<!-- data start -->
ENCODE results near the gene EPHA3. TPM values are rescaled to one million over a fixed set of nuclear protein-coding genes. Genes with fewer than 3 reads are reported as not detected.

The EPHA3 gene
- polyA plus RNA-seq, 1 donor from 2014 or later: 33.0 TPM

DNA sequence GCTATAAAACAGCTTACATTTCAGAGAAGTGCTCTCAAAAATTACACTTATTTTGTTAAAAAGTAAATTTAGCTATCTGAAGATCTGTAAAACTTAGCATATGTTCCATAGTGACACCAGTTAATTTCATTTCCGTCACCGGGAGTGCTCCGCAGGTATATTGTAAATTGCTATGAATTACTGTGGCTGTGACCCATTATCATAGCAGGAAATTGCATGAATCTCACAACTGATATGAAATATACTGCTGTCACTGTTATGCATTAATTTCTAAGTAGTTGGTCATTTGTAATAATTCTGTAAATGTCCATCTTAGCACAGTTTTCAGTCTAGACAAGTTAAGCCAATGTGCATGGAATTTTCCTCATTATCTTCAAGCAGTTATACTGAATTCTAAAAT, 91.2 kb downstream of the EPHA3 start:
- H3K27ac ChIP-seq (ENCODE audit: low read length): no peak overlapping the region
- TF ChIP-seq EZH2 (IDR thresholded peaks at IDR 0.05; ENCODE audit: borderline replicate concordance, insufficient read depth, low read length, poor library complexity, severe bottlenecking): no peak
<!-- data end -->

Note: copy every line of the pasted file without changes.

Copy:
ENCODE results near the gene EPHA3. TPM values are rescaled to one million over a fixed set of nuclear protein-coding genes. Genes with fewer than 3 reads are reported as not detected.

The EPHA3 gene
- polyA plus RNA-seq, 1 donor from 2014 or later: 33.0 TPM

DNA sequence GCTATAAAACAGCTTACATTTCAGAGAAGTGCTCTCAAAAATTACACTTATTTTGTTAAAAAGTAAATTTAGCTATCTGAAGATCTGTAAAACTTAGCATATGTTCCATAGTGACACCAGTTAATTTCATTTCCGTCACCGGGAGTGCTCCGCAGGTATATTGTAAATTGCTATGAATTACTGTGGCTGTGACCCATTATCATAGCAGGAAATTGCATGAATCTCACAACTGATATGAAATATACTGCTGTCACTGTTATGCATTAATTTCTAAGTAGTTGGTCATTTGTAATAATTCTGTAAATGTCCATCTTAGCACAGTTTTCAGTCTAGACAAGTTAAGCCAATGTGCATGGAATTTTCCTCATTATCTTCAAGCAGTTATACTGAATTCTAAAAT, 91.2 kb downstream of the EPHA3 start:
- H3K27ac ChIP-seq (ENCODE audit: low read length): no peak overlapping the region
- TF ChIP-seq EZH2 (IDR thresholded peaks at IDR 0.05; ENCODE audit: borderline replicate concordance, insufficient read depth, low read length, poor library complexity, severe bottlenecking): no peak